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With multihomer game, Upton red-hot in September

With multihomer game, Upton red-hot in September

With multihomer game, Upton red-hot in September
ST. PETERSBURG -- Center fielder B.J. Upton is already on his way to another scorching September at the plate. For evidence, look no farther than Sunday's three-homer performance.

Upton powered the Rays past the Rangers, 6-0, with three solo shots, tying the club record and becoming the 10th player this season to hit at least three in one game. He now leads Tampa Bay in home runs (21), RBIs (66) and stolen bases (29), and he has a chance to become the first Rays player to lead the team in all three categories.

"I can't really put it into words," Upton said after the game, the remnants of a celebratory shaving-cream pie delivered by Matt Joyce on his face. "You kind of dream about doing things like that, and it doesn't happen very often. For me to come out and do it today to help this team against a good Texas ballclub, a team that pitches well, too, it feels really good."

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Upton has hit five homers in his last six games, six in his last 10 and 12 in his last 35, and he has joined Mike Trout, Alex Rios and Ryan Braun as the only 20-20 players this season. Upton, Curtis Granderson and Ian Kinsler are the only three American Leaguers to put together three 20-20 seasons since 2007.

Much of Upton's production has come late this season, a common pattern throughout his career. He's hitting .407 this month, put together a 1.038 OPS during Tampa Bay's big September comeback a year ago and was one of the Rays' top hitters during their late run to the World Series in 2008.

"It just seems like every year, something clicks in the second half. I don't know what it is," he said. "I think it's just coincidence that it always happens to be September."

"If he's able to maintain that kind of direction, there's no telling what he's going to do the last couple weeks of the season," said manager Joe Maddon, adding that Upton can carry a light-hitting Rays offense to the playoffs "because he's capable and because he enjoys it. He enjoys this time of the year. I really expect that he's going to play well the rest of the season."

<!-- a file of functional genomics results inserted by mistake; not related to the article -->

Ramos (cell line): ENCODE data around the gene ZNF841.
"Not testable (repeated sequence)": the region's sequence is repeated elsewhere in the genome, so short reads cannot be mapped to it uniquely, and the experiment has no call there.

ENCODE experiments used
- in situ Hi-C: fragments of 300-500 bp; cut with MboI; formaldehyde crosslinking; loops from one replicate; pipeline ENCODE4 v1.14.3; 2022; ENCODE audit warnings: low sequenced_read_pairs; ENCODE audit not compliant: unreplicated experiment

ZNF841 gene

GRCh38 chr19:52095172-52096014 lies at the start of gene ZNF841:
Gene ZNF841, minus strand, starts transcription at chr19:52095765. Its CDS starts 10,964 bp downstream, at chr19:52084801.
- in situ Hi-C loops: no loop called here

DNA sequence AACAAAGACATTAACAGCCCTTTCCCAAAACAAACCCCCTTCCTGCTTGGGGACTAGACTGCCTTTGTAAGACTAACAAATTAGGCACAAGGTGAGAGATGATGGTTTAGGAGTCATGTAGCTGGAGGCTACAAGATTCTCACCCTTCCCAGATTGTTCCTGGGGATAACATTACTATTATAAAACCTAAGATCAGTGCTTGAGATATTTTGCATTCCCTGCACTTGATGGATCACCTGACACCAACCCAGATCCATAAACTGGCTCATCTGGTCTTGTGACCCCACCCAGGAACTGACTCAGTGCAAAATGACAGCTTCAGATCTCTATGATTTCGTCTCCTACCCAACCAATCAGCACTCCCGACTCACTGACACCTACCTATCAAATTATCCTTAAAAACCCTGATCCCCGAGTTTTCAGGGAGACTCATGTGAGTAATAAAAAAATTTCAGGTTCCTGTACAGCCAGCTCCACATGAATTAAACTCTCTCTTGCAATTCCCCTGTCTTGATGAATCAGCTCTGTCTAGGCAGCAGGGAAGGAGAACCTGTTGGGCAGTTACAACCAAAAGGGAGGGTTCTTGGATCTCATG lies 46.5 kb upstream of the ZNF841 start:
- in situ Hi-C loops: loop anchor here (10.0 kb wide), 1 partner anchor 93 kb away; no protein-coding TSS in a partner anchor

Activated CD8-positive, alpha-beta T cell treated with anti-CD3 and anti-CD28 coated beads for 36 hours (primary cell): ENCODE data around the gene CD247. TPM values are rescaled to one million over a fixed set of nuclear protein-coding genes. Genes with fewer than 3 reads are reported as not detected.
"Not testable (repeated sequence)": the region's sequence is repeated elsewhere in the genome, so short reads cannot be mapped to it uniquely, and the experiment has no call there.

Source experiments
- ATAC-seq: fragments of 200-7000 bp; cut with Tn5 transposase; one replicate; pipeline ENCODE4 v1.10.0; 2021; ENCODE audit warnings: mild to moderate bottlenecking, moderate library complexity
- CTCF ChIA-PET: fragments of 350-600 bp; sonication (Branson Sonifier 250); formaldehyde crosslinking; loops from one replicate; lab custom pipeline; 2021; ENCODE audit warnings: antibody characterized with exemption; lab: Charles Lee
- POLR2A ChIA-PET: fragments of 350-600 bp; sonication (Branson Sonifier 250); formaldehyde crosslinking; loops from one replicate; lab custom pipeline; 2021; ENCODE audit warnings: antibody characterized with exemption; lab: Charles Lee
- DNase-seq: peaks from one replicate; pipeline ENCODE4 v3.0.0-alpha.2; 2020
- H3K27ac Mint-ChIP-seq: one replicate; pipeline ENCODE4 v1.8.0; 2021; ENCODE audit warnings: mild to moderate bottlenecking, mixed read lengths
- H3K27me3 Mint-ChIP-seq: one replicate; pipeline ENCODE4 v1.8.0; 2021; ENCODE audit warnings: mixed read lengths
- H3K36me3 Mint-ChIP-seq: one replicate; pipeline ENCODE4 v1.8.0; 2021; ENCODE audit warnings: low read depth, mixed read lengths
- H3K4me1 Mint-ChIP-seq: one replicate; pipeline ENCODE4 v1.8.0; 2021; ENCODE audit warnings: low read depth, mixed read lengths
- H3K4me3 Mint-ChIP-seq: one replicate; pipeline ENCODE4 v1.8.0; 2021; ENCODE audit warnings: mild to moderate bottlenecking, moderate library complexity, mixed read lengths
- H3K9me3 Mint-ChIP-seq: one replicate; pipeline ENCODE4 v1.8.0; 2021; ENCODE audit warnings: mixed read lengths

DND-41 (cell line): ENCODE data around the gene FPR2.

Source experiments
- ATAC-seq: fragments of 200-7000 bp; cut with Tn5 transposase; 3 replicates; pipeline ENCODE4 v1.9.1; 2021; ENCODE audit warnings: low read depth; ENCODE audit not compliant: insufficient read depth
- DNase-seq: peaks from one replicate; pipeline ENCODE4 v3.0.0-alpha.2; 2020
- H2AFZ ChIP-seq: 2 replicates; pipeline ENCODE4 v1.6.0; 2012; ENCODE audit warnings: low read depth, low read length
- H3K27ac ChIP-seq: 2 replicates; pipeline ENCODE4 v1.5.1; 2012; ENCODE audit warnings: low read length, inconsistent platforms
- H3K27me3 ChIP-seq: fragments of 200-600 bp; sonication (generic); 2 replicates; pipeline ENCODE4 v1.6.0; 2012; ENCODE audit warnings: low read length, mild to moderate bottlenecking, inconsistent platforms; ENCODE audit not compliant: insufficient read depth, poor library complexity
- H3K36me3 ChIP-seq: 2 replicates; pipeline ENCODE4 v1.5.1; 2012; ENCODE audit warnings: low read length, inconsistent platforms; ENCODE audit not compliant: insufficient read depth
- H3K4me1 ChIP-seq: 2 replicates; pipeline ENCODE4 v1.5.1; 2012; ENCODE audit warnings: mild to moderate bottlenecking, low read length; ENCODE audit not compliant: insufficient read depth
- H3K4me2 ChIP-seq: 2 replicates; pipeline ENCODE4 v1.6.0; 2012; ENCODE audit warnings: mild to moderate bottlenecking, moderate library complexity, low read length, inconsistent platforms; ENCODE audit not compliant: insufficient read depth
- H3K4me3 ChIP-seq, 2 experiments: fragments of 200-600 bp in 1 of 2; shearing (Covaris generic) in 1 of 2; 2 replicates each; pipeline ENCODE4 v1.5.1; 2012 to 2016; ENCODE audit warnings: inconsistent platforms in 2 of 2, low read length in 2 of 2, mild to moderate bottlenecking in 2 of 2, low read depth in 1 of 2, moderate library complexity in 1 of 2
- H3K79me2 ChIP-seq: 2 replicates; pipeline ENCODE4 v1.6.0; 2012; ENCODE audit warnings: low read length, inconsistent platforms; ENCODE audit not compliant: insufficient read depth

Upton wasted no time getting his first homer on Sunday, crushing a blast to right field off the first pitch thrown by Rangers starter Roy Oswalt. He went down swinging on three pitches in his second at-bat but rediscovered his home-run swing against left-handed reliever Martin Perez.

Perez fell behind, 3-0, to Upton in the fourth, then Upton got hold of a 92-mph fastball and launched it deep into the left-field stands for his second solo shot. It gave Upton the fourth multihomer game of his career and second this season, and he wasn't done.

Upton stepped to the plate with one out in the sixth, once again facing Perez, and once again swung on the first pitch. This time, however, he crushed a first-pitch curveball into the left-field stands, tying the Rays record for homers in a game held by Evan Longoria (Sept. 18, 2008) and Jonny Gomes (July 30, 2005).

"Player of the game, as far as I'm concerned," said James Shields, a deserving candidate in his own right after pitching a two-hit shutout. "He's locked in right now. I told everyone at the beginning of the year, he was my pick to click this year, and he's really showing it down the stretch here."

Upton's third and final blast brought the cheering crowd to its feet, roaring for a curtain call. Reid Brignac pushed Upton out of the dugout, and the player often criticized by fans for not hustling or caring enough soaked in the moment with a wave of his helmet.

"Guys like him that are really good have this effortless way of doing things sometimes that is misinterpreted," Maddon said. "That's perception. That's how people were raised, or that's what their daddy told them, and it's not always true. B.J. has always cared. Always cared."

Upton went to the plate for the final time in the eighth inning. He wasn't thinking about his chances at a four-homer game, although some of his teammates had mentioned it to him. He swung at the first pitch again, but grounded out down the third-base line.

On the play, his bat, the one that launched each of the three homers, cracked and broke. It was just about the only thing he had to be upset about.

"That I wasn't too happy about," Upton said. "The bat itself had a great day, so it died a soldier."

Adam Berry is a reporter for MLB.com. Follow him on Twitter at @adamdberry. This story was not subject to the approval of Major League Baseball or its clubs.

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